- In the comedy film Curse of the Pink Panther, the renowned martial artist Ed Parker plays an enforcer for the antagonists, who punches through a metal shed door and gets his arm stuck for a solid twenty seconds before managing to free himself.
- In Judge Dredd, the titular hero tricks a body-horrific cannibal cyborg into driving his Swiss Army Appendage into a wall, rips a power cable off, lets out a bunch of catchphrases and electrocutes him.
- In Hellboy II, Hellboy ducks under Mr.Wink's fist on a chain and it lands in some kind of ore grinder, eventually pulling Wink himself in.
- The protagonist of Louis L'amour's Galloway does this intentionally. When trapped in a natural drowning pit, he notices a crack in a wall, but it's too shallow to scale. He leaps out of water and jams his fist in it, then pulls himself up to the safety.
- One of the Uncle Remus folktales (based on an old West African folktale) involves Br'er Fox trapping Br'er Rabbit by constructing a "Tar Baby", a doll made of tar, which Br'er Rabbit approaches and tries to make conversation with. When the doll wouldn't respond, the rabbit took that as a lack of manners and punched it, getting his paw stuck. He punched it with his other paw, then kicked it, and eventually got all his limbs stuck in the doll.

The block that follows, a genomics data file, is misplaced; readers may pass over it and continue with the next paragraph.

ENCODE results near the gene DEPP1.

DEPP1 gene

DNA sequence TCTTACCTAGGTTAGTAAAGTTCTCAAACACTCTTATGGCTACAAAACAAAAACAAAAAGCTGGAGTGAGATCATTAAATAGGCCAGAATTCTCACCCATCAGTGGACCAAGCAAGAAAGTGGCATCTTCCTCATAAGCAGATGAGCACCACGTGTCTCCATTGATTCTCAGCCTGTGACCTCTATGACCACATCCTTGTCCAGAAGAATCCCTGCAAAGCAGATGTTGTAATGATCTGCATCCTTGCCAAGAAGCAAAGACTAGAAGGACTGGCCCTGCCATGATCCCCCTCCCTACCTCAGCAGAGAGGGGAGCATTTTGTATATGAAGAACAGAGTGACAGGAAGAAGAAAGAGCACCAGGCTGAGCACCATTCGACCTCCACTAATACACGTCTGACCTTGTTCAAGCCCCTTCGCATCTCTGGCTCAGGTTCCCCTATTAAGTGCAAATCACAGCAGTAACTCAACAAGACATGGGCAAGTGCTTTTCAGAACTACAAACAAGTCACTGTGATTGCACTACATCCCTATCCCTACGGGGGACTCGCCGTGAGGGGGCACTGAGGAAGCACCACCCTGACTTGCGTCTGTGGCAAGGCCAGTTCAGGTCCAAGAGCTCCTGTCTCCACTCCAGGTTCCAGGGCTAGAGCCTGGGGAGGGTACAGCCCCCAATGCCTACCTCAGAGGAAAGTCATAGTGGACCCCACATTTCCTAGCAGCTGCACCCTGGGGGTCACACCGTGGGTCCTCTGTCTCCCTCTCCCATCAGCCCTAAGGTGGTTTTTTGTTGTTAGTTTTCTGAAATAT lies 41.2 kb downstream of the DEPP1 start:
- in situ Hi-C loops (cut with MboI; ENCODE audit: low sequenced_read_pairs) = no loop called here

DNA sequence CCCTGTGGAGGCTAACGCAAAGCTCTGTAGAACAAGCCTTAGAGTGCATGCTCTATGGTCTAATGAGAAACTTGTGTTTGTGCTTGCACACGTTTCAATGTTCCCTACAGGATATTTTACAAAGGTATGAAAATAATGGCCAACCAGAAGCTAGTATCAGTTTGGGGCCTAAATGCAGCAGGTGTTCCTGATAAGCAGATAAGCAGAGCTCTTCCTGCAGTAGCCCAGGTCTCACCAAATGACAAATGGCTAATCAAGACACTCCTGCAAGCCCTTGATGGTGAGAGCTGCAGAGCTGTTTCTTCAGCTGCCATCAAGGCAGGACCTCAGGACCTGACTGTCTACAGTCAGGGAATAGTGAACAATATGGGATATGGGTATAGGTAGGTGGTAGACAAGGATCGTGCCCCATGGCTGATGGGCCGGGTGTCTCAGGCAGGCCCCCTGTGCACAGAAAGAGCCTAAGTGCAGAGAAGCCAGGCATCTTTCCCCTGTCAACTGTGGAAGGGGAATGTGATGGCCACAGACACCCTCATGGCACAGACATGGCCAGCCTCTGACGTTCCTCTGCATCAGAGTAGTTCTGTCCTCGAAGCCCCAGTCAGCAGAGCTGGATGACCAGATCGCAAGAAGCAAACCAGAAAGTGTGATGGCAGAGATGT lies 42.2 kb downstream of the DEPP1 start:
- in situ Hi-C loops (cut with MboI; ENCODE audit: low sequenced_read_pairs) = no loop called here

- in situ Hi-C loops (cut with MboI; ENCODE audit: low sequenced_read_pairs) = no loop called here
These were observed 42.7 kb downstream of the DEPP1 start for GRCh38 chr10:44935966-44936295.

- Xander did it on Buffy the Vampire Slayer but it wasn't a superpower thing, just anger at Buffy's mom dying and bad construction. Willow helped him get it unstuck.
- Saturday Night Live: In the rucurring sketch "Top o' the Morning" has this as a regular segment.
William Fitzpatrick: Now's the time on the show where I make Patrick so mad that he punches a hole in the wall! Let's go to the punching wall!
Irish music follows the boys to the punching wall, already filled with holes from prior episodes
William Fitzpatrick: So, Patrick.. your sister sure is stubborn, is she not?
Patrick Fitzwilliam: And what do you mean by that?
William Fitzpatrick: I had to ask her to take off her knickers four times before she did it!